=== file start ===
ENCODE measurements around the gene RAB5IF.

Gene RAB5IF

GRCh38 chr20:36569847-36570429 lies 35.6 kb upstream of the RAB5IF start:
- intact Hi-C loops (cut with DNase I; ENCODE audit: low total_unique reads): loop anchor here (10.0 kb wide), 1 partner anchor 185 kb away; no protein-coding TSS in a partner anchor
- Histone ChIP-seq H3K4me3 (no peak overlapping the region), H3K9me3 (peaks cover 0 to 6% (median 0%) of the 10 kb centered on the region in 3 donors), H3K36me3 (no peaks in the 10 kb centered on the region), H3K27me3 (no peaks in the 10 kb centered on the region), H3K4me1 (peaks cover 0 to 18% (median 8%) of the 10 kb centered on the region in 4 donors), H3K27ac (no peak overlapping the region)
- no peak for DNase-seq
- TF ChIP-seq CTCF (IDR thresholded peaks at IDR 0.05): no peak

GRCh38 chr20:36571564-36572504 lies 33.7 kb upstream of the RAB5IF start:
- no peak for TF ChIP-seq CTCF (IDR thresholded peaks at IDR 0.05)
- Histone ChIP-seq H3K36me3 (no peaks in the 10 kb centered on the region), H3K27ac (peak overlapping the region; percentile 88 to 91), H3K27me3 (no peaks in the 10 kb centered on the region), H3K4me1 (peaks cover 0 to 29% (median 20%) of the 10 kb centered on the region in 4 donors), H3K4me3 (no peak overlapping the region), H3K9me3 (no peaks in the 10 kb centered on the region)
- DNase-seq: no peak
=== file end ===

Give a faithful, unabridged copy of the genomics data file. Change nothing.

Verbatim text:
ENCODE measurements around the gene RAB5IF.

Gene RAB5IF

GRCh38 chr20:36569847-36570429 lies 35.6 kb upstream of the RAB5IF start:
- intact Hi-C loops (cut with DNase I; ENCODE audit: low total_unique reads): loop anchor here (10.0 kb wide), 1 partner anchor 185 kb away; no protein-coding TSS in a partner anchor
- Histone ChIP-seq H3K4me3 (no peak overlapping the region), H3K9me3 (peaks cover 0 to 6% (median 0%) of the 10 kb centered on the region in 3 donors), H3K36me3 (no peaks in the 10 kb centered on the region), H3K27me3 (no peaks in the 10 kb centered on the region), H3K4me1 (peaks cover 0 to 18% (median 8%) of the 10 kb centered on the region in 4 donors), H3K27ac (no peak overlapping the region)
- no peak for DNase-seq
- TF ChIP-seq CTCF (IDR thresholded peaks at IDR 0.05): no peak

GRCh38 chr20:36571564-36572504 lies 33.7 kb upstream of the RAB5IF start:
- no peak for TF ChIP-seq CTCF (IDR thresholded peaks at IDR 0.05)
- Histone ChIP-seq H3K36me3 (no peaks in the 10 kb centered on the region), H3K27ac (peak overlapping the region; percentile 88 to 91), H3K27me3 (no peaks in the 10 kb centered on the region), H3K4me1 (peaks cover 0 to 29% (median 20%) of the 10 kb centered on the region in 4 donors), H3K4me3 (no peak overlapping the region), H3K9me3 (no peaks in the 10 kb centered on the region)
- DNase-seq: no peak